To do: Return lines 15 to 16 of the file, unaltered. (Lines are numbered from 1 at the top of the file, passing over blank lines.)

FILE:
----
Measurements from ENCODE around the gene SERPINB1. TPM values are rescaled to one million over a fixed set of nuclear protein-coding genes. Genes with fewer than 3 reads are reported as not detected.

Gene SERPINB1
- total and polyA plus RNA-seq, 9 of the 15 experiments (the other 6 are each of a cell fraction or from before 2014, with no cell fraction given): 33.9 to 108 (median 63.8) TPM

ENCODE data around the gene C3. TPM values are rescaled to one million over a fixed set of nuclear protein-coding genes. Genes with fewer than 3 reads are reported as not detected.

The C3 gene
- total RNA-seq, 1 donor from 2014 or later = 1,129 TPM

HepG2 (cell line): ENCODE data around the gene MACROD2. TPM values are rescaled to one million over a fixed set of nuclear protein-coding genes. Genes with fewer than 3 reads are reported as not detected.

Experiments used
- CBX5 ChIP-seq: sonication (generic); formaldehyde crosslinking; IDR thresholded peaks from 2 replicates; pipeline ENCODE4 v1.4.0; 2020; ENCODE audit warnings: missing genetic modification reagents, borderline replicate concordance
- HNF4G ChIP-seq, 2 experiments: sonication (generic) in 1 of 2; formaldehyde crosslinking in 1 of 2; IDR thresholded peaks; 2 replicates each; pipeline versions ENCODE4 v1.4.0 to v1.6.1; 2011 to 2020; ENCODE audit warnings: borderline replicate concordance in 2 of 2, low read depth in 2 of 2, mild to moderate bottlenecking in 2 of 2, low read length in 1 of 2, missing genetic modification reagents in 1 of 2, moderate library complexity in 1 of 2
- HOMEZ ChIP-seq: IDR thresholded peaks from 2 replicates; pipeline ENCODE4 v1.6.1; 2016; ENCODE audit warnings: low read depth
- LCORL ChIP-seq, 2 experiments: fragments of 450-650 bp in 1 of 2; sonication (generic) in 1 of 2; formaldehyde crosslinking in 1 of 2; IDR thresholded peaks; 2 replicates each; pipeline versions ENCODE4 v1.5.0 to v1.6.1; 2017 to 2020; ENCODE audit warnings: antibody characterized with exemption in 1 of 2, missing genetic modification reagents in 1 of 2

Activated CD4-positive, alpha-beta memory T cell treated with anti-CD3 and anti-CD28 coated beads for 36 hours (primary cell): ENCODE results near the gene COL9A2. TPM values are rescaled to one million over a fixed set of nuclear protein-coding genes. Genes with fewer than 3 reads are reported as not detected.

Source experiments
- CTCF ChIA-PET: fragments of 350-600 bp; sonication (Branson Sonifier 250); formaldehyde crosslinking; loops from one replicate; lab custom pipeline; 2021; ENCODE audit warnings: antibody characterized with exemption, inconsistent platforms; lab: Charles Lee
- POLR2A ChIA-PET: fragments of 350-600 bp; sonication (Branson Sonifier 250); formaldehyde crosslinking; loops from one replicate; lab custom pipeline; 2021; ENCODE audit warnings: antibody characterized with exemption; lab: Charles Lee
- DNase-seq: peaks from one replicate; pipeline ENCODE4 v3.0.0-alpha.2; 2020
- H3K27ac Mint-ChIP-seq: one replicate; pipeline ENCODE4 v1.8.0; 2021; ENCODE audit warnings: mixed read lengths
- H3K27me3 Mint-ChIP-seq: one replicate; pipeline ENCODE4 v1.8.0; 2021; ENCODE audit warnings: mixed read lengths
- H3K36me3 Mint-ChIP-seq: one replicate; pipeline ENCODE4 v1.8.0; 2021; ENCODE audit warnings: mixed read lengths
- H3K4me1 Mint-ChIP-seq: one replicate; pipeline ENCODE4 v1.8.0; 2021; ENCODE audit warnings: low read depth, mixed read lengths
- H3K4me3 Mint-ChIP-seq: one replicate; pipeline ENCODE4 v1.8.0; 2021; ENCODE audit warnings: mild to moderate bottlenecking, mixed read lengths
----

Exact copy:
- CTCF ChIA-PET: fragments of 350-600 bp; sonication (Branson Sonifier 250); formaldehyde crosslinking; loops from one replicate; lab custom pipeline; 2021; ENCODE audit warnings: antibody characterized with exemption, inconsistent platforms; lab: Charles Lee
- POLR2A ChIA-PET: fragments of 350-600 bp; sonication (Branson Sonifier 250); formaldehyde crosslinking; loops from one replicate; lab custom pipeline; 2021; ENCODE audit warnings: antibody characterized with exemption; lab: Charles Lee